Morgan Stanley to Hire 75 in Push for Latin American Wealthyby
Bank sees opening as international firms retreat from region
Hires are in addition to 75 people brought on in past 2 years
Morgan Stanley expects to hire 75 advisers in the U.S. this year to target rich Latin Americans investing in the world’s biggest economy, part of a strategy to focus on the region as other international banks retreat.
“We plan to continue to recruit successful teams from our competition this year,” James Jesse, the New York-based firm’s head of international wealth management, said in an interview. One of the bank’s strategies is to attract ultra-high-net-worth individuals by offering them resources similar to those available to institutional clients such as hedge funds and corporations, including economic and equity research, investing strategies, hedging and bespoke products, Jesse said.
The new hires would bring to 435 the number of people Morgan Stanley has helping foreigners with their U.S. investments, after the company added 75 advisers with $25 billion in assets under management during the past two years, Jesse said. Morgan Stanley’s worldwide wealth-management business had a total of 15,889 advisers with $1.98 trillion of client assets as of the end of December.
The firm has been relying on higher profit margins in the wealth-management and brokerage businesses to help counter a decline in bond-trading revenue and stricter capital requirements in the wake of the financial crisis. About half of its $35 billion in net revenue last year came from managing investments and wealth.
Credit Suisse Group AG said in October it would wind down its U.S. private-banking operations because it didn’t have the scale needed to compete without significant new investments. Morgan Stanley negotiated an exclusive deal to recruit 35 U.S. advisers at the Zurich-based firm who cover Latin American clients, while Wells Fargo & Co. reached a deal for its roughly 250 brokers who focus on domestic clients.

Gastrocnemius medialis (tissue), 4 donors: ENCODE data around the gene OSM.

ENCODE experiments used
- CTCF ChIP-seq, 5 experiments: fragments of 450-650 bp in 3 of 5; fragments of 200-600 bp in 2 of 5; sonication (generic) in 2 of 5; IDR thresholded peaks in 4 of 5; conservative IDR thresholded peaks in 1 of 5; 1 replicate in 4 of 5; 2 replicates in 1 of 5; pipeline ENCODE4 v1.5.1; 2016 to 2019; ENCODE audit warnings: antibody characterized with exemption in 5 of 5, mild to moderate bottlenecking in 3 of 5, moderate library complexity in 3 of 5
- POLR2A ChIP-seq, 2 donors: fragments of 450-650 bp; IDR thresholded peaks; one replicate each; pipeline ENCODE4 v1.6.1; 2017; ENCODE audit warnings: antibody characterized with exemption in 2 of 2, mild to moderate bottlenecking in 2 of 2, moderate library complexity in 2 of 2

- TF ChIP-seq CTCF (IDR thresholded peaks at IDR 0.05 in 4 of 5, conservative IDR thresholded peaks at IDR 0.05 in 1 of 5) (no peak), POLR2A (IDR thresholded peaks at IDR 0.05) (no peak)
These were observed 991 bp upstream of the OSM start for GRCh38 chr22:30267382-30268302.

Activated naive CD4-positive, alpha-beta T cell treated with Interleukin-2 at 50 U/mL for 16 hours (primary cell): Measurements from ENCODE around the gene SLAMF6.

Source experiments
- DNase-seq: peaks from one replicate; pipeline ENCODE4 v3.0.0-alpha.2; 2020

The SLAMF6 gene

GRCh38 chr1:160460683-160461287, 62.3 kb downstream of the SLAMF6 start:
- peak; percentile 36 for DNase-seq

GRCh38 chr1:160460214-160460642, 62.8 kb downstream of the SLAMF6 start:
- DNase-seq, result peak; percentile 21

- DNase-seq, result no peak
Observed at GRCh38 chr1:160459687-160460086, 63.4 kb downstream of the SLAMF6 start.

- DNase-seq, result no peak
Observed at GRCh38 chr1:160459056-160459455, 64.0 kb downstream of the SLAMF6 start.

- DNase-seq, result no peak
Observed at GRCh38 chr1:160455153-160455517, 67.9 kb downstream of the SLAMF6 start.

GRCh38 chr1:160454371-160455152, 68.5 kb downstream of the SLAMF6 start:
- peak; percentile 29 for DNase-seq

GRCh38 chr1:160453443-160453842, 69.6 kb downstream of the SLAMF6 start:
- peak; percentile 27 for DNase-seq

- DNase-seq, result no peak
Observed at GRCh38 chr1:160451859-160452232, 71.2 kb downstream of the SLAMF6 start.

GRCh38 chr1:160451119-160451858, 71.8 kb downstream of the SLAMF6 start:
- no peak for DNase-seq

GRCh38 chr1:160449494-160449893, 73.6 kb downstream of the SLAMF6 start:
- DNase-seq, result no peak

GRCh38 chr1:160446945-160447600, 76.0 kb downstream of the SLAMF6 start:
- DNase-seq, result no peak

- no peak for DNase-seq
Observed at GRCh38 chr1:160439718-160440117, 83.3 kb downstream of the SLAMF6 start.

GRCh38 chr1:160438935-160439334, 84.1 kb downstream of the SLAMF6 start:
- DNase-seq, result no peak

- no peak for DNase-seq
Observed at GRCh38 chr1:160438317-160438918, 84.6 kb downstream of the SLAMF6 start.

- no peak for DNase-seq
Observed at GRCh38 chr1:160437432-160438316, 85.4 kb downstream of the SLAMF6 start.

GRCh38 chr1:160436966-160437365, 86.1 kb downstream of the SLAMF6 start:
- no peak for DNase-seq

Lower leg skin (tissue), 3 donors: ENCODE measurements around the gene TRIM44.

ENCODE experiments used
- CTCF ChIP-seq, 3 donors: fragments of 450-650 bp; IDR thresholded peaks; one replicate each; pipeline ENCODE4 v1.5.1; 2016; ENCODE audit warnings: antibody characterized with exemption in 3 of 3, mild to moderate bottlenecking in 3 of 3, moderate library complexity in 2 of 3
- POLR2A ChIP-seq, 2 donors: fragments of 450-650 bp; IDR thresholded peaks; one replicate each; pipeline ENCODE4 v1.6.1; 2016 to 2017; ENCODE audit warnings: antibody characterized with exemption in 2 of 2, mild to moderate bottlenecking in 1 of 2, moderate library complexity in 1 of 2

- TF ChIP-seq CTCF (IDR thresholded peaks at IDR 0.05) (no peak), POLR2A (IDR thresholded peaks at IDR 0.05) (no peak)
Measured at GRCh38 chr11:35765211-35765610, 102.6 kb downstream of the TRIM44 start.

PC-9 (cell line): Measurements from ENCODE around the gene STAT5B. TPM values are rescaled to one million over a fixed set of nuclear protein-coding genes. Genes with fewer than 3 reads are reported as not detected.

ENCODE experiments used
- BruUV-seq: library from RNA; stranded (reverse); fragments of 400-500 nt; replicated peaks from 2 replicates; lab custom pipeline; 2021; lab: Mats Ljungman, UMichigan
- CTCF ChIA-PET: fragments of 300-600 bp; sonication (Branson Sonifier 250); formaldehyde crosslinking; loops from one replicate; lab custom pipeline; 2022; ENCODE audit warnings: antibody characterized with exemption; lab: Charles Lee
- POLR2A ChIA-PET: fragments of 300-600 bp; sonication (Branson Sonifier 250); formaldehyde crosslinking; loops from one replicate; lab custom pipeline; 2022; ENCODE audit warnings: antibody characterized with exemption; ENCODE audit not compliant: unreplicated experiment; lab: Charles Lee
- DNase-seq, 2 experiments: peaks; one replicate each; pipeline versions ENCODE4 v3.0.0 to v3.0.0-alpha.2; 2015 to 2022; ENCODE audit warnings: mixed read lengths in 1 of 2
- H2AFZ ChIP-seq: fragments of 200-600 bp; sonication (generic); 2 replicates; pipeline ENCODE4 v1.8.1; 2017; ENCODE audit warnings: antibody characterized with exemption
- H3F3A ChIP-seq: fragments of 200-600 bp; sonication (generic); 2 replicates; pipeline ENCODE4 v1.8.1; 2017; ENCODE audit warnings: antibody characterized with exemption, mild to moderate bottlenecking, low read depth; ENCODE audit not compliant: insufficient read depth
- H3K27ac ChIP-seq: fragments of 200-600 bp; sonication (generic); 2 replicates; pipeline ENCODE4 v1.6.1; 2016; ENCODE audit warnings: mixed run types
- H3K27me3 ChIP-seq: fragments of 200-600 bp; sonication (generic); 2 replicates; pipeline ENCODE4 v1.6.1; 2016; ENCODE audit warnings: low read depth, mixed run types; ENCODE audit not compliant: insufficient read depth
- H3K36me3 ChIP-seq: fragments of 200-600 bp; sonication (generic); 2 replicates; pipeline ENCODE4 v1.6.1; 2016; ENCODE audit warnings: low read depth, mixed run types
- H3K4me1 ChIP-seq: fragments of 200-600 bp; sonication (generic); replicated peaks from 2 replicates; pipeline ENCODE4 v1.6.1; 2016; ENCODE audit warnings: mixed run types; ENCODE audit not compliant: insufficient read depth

“Close to 100 percent of the Credit Suisse advisers have signed their letters to join Morgan Stanley," Jesse said.
Wealthy individuals have about $10 trillion invested outside their own countries, according to Morgan Stanley. Roughly $1.4 trillion is in the U.S., with $900 billion of that from Latin Americans. High-net-worth clients from that region represent about 70 percent of the bank’s international wealth-management business, accounting for approximately $90 billion in assets under management, more than any other firm, Jesse said.
Bank of America
Morgan Stanley is also hiring teams from competitors such as Bank of America Corp., which last year shifted its strategy for international investors to serve richer clients. Existing international accounts at the Charlotte, North Carolina-based bank must maintain a minimum $1 million balance, up from $500,000, while new accounts must have between $2.5 million and $5 million. Morgan Stanley accepts clients with a minimum of $500,000.
Bank of America is also adding resources to the Merrill Lynch wealth-management business to serve clients investing in the U.S. who fit the new criteria, according to a spokesperson. Latin America is an important core market, with the bank serving clients in Brazil, Chile, Colombia, the Dominican Republic, Mexico, Panama and Peru. The bank said in January that it hired Fabio Concesi from Citigroup Inc. for its Miami office and Teresa Valdes-Fauli Weintraub in Coral Gables, Florida, from Fiduciary Trust International.
Jesse said Morgan Stanley has 12 offices serving Latin American individuals, with the largest in New York City and Miami.
The U.S. has emerged as one of the top destinations for wealth invested by individuals outside their own countries, behind traditional offshore sites such as Switzerland, the U.K., the Caribbean and Singapore, according to Morgan Stanley. Many families have second homes in the U.S., send their children to American universities or are looking for residency, Jesse said.
John Moore, Morgan Stanley’s chairman for the Latin American business, said economic and political instability in the region in the past few years is adding to the argument that wealthy investors shouldn’t have all their assets managed locally.
“We have found increasing opportunities to connect our individual and family-office clients to advisory, financing and other banking services," Moore said. “In Latin America, relationships are critical and tight-knit," he said, adding that “the wealth network is highly complementary to our other activities in the region and beyond.”
About 30 percent of Morgan Stanley’s business in Latin America comes from wealth management, Moore said.